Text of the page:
New legislation is allowing foreign companies to finally invest in the country's vast oil reserves.
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A fantastic franchise run into the ground by management, Avon makes a prime M&A target. Even if it goes unsold, the rumors may help shake things up.
By Jim Cramer, TheStreet
This is a fantastic franchise that has been run into the ground by its current management -- management that has been allowed to screw up endlessly, with both accounting woes and simple execution problems. The notion that Avon could get a bid from some other company -- Loreal or Estee Lauder (EL) for that matter -- makes so much sense that I can't believe it hasn't happened yet.
Plus, when you compare Avon with the incredible business that Herbalife (HLF) has right now -- one of the greatest stocks out there -- or with Tupperware (TUP) -- another company that has done well -- Avon is a joke.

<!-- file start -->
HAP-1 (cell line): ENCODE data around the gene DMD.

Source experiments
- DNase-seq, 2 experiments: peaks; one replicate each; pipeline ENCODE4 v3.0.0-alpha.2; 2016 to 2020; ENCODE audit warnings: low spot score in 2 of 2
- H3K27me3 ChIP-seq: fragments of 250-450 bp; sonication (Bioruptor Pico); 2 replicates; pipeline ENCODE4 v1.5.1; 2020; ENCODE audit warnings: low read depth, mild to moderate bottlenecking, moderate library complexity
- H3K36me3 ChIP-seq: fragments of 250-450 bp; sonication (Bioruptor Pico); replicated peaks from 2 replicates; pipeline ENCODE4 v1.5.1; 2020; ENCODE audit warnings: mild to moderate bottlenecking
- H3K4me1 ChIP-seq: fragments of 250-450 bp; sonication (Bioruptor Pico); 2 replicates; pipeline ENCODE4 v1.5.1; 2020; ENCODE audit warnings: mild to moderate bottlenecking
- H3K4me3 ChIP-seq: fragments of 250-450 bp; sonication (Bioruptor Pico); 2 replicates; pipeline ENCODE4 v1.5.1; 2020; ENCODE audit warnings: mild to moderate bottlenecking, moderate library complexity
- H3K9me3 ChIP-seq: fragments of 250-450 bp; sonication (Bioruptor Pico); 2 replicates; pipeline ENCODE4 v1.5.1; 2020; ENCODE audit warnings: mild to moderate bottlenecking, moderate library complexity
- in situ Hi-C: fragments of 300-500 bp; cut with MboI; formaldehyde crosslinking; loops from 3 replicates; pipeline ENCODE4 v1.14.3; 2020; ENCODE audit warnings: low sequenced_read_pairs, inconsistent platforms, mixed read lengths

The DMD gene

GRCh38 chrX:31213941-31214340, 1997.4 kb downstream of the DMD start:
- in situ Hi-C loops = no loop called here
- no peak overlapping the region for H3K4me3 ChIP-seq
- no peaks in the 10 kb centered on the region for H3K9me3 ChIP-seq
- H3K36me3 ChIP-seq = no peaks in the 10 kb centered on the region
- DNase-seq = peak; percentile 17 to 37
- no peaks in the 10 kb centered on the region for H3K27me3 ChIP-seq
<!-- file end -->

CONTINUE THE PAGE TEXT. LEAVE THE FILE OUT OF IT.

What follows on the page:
The coffee chain listens to customer complaints and tries to restore the quality of its drinks.
The company has begun telling its baristas to slow down, The Wall Street Journal reports. No more frenzied multitasking; baristas are now allowed to make only two drinks at a time.
The new policy might make for longer lines, but Starbucks isn't worried. The take-it-slow approach stems from customer complaints, the Journal reports. Some people weren't happy with the assembly-line feel that hangs over a Starbucks counter.
Fears abound that the Bank of Japan will move to restrain the yen's climb.
Now that worked out just swell, didn't it?
Remember way back on Sept. 15, when Japan intervened in the currency markets to drive down the soaring yen? The yen had just stormed through the 83-yen-to-the-dollar level that a number of large Japanese exporters had pegged as the exchange rate where they stopped making money.
By buying U.S. dollars and selling yen, the intervention succeeded in driving the yen down to an exchange rate of 86 to the dollar.
The movie-rental chain reportedly wants new blood as it emerges from bankruptcy.
Better late than never, I suppose. Too late? Perhaps. But Blockbuster is going to try.